We cross the first of what will be many bridges and are in the Bronx… soon enough at the gates of Van Cortlandt Park.  Although I grew up in the suburbs of New York I have never been here and it is a revelation. We run on a shaded soft dirt trail that is less populated than the trails of Great Falls Park in Virginia.  It is impossible to believe we are in the middle of one of the biggest cities in the world.  Larry is in his element on these trails and starts picking up his step.  I am delighted, like a small child, just at the notion that I am on a wooded trail in the middle of New York City.


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Out of the park and the sun is beating down strong now.  Some runners have complained about the heat but to me the sun is glorious because the day itself is only about 80, with a cool breeze and almost no humidity compared to DC.  I can feel the sun sizzling my skin as we emerge from the park and we enter a part of the Bronx that is probably more what people think of when they think of running through New York.  We are running on a bridge with another road over us, chain link barrier to our side, an occasional small dead animal on the ground next to litter people have tossed from their cars, an occasional beer can, and cars driving by, fast fast to our left.  This is not pretty and it is not nice… but it is absolutely real. 
I love this bridge.  I love this day.
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Hitting the low 20 mile mark at this point… we cross into Pelham Bay Park for a scenic out and back with a photo opportunity at the beach…  We stop and wash up at the old bathhouses and I am delighted by this early Saturday morning at the beach.  Because although we have been running for hours, it still only mid morning and the beachgoers are few and far between.  Some older Italian men give us wondering glances as they gossip on a bench, one spraying himself with cold water.  The water spray makes me thirsty and for a moment I feel hot.
We get lost again and add a little bit more mileage to our total.  Turn around… find the right path.


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There is a blur of city miles and at some point we are at Randall’s Island.  This is memorable because of the entrance with the smooth path underneath and arches overhead.  There are ball fields on the island and it feels parklike.  And we are out of the park and…


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we are climbing a ramp and cross what was formerly the Triboro bridge (now the Robert F Kennedy)… on foot. 
We stop at the highest part of the bridge to take pictures and take it all in. 



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We go down, down down the bridge and all of a sudden we are in Queens, where we will spend the next 40 miles.  Kellie, by this point, is not feeling so great.  Her stomach is acting up mightily.  I feel guilty for feeling so wonderful. 
We run essentially through LaGuardia airport – the car rental shops to our right, planes taking off low, over our heads. 
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In the high 40’s, Kellie starts talking about our going on without her.  She asks us to promise we will let her go when we hit 100K – she has a friend who will join her.  This does not feel good and we don’t want to do it and at first we say no.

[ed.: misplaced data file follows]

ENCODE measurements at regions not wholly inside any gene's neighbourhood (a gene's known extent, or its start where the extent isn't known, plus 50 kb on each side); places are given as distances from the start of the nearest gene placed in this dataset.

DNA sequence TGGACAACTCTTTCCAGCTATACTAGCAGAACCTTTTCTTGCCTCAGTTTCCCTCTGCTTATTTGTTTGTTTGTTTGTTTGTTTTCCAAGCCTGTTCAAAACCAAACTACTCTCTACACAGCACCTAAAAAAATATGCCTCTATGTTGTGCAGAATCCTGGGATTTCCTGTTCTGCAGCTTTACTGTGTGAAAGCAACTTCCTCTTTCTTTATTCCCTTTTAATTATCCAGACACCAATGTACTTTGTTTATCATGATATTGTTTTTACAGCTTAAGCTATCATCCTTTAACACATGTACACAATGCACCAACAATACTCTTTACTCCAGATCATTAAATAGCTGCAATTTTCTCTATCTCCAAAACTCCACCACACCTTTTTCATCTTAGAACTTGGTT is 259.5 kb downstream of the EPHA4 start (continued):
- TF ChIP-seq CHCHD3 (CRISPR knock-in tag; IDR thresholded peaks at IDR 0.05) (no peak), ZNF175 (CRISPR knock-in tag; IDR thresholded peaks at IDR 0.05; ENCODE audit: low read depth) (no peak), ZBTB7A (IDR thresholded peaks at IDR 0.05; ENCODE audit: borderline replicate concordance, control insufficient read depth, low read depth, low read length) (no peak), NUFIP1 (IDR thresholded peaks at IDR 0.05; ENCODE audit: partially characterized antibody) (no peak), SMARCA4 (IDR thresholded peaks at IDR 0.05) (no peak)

We are at 51 miles now and Kellie is insisting.   She feels she is slowing us down, and assures us she can get to 100K and will have company.  We reluctantly say goodbye and head on now a duo instead of a trio.  The rhythm changes.  We miss Kellie’s company, but are hoping we made the right call because she is feeling so crappy that we know she doesn’t want to run right now as much as we are running.  It’s hard feeling pressure to run with someone who is, at the moment, feeling better or faster than you are.  I’ve been there many times and almost always I will choose to run alone at my own pace rather than stay and be forced to a pace that is out of my comfort zone.  We hope we are truly honoring what Kellie wants.  And… regardless… the decision is made.
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Flushing Meadows Corona Park…  a mass of humanity just out to enjoy the beautiful day…  picnickers, rollerbladers, families and couples… the smell of roasting meats, barbeques – I eye the tables as I’d eye an aid station except this food is not for me…  We stop in front of the Fountain of the Planets to take a picture and we run like children through the spray, cooling our sun baked skin.  We run past the fountain down a straightaway, soccer games to our left and a sea of people on the right, shadows of leaves, a cooling breeze.  I see an ice cream vendor and strongly consider a fruit pop.  I pass, and moments later we pick up Jim Treece who isn’t having the race he hoped for and is now focused on just recovering from his bad spell and enjoying the journey.  He chose the fruit pop.  I am jealous.  We run together on and off to 100K.


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100K is magical.  They had advertised eggplant sandwiches which I have been looking forward to for 30 miles.  Paul Kentor is there and takes great car of me.  I leave the aid station a little overly full, but the mile required for digestion is well worth it for the well of energy I now have.